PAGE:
Gusty winds because the air is rising so fast, because the ground is so hot, because that fire -- the fire makes a low-pressure center where it is. The air rises and other air has to rush in. That's how it turns into the blast furnace.

So, no relief in sight. The next chance of rain is statistically happening on Tuesday of next week, because of this big ridge of high pressure. No help from mother nature at all.

BOLDUAN: That's a punch in the gut for everyone out there battling those flames. I really appreciate it, Chad. We will watch this very closely. California deals with wildfires but this one is brutal.

Coming up, will there be another government shutdown? Is the country phasing a government shutdown now over the border wall? President Trump seems to say he would be OK with that. Top Republicans though not so much. That's next.



BOLDUAN: If there's one phrase to describe Congress right now, a well-oiled machine is likely not at the top of your list. The next looming fight is not likely to help. Another possible government shutdown. One right before the midterm elections. President Trump is making the threat tweeting this just yesterday.

"I would be willing to shut down government if Democrats do not give us the votes for the border -- for border security, which includes the wall." But top Republicans in Congress seem to have a very different take. Listen.


REPRESENTATIVE PAUL RYAN (R-WI), HOUSE SPEAKER: As far as the wall is concerned, we have gotten some wall funding already under way. The president's willing to be patient to make sure that we get what we need so that we can get that done.

UNIDENTIFIED MALE: So, you are not worried about a government shutdown?

UNIDENTIFIED MALE: No, that's not going to happen.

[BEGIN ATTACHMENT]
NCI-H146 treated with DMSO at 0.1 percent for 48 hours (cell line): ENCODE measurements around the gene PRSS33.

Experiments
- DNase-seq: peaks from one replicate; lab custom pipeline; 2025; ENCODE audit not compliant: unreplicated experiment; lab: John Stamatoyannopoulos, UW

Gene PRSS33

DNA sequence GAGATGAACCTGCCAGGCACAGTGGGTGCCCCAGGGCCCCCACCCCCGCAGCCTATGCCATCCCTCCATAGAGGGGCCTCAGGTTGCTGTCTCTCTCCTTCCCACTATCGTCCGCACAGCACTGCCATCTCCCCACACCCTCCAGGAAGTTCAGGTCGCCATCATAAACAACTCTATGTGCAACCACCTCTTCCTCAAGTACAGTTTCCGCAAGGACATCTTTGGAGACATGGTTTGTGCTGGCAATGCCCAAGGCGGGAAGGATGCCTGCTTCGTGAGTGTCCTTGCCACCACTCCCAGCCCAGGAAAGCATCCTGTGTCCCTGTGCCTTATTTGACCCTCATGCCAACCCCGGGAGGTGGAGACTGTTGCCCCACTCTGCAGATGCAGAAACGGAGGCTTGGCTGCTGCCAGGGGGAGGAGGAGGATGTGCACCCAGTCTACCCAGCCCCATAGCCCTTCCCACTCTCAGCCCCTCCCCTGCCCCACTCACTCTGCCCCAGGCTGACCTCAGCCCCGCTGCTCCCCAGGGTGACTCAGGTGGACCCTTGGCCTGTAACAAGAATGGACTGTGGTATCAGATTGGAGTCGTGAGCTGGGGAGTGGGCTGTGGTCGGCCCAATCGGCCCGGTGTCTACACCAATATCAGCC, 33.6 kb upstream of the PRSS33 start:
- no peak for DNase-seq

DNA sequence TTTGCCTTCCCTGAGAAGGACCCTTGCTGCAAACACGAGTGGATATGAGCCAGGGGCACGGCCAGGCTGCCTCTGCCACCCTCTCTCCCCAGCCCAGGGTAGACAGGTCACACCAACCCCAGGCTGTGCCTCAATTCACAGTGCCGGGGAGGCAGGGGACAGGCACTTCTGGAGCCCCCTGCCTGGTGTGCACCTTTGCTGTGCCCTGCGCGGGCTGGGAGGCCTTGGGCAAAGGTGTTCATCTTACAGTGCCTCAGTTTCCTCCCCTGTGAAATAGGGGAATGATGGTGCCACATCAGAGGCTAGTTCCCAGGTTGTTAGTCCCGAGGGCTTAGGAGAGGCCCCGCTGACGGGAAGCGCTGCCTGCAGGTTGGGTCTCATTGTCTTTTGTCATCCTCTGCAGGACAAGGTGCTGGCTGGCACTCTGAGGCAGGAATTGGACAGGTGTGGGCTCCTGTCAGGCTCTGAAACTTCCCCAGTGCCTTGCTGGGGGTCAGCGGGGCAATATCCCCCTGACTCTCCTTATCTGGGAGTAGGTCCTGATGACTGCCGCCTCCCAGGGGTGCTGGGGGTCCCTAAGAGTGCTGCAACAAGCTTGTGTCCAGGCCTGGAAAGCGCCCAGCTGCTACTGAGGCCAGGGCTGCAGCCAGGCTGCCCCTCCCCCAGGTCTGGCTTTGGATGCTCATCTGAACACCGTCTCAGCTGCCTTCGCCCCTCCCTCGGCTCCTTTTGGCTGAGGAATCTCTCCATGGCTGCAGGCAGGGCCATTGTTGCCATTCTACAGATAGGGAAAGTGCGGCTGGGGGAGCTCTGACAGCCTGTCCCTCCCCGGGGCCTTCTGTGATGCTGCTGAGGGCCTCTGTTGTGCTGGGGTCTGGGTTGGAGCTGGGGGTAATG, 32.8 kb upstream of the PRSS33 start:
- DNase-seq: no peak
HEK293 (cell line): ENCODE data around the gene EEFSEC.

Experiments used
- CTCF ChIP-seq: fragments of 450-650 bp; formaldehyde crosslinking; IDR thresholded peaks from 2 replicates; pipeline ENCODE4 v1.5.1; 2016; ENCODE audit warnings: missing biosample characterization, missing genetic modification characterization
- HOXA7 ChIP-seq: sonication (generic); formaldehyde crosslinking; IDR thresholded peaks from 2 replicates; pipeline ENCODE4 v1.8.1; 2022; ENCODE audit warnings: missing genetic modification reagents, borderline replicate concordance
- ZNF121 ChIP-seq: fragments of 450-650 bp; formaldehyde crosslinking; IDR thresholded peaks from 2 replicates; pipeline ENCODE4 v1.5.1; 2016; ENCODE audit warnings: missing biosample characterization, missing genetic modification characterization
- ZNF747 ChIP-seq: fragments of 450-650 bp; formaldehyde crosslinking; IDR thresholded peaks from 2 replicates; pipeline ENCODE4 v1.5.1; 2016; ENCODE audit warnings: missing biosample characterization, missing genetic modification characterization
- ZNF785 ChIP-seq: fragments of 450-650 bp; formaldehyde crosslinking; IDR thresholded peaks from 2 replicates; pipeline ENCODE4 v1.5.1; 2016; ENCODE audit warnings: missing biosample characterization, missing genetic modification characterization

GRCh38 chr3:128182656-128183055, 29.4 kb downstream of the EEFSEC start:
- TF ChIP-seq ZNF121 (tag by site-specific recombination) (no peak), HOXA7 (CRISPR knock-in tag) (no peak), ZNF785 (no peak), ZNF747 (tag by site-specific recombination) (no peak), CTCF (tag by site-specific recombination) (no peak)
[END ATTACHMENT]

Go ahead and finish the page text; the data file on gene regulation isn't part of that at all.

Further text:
SENATOR RON JOHNSON (R), WISCONSIN: I don't like playing shutdown politics.

REPRESENTATIVE STEVE STIVERS (R), OHIO: We're going to make sure we keep the government open, but we're going to get better policies on immigration.


BOLDUAN: All of them saying we hope that's what's going to happen. David Chalian, CNN political director is here. David, how real is this? Another government shutdown.

DAVID CHALIAN, CNN POLITICAL DIRECTOR: So, at the end of the day, I don't think this would actually be a goal anyone wants to achieve. The president clearly not Republicans on the Hill as you are suggesting. I think it's a little less important about how real it is than what is real is just the threat of it is going to impact the dynamics, Kate. Now Speaker Ryan and Mitch McConnell, who may have thought they had the president in a really good place and understood this would not benefit the party politically, now have to deal with wrangling the votes in the shadow of a shutdown showdown threat because the president sees some leverage in just to get money or distract from other woes. You know this president and have observed him. Any time he thinks he has leverage, he is not likely to give that up easily.

BOLDUAN: Is this fight -- is this a fight the president really wants? It's very clear that no majority in Congress wants a government shutdown. It ends up landing on them. That's how it goes.

CHALIAN: I can't imagine there's a political adviser anywhere that says to President Trump, you know what would be a good idea heading into these midterms, let's actually shut down the government.

BOLDUAN: That's a great idea.

CHALIAN: I don't think that is an actual strategy, which is why I don't think the president seriously wants that outcome here. I do think there are a lot of people in the president's orbit and the president believe the greatest danger to the Republican majority is complacency among the core base supporters in the party. I do think the president sees some value in having an all-out fight over wall funding as a way to generate enthusiasm in the base.

BOLDUAN: The reality right now is that the House is out for the next five weeks. When we talk about actual action here, wait and see. Talk to me about the state of play where CNN is forecasting key House races right now. I've been finding this new workup fascinating, David.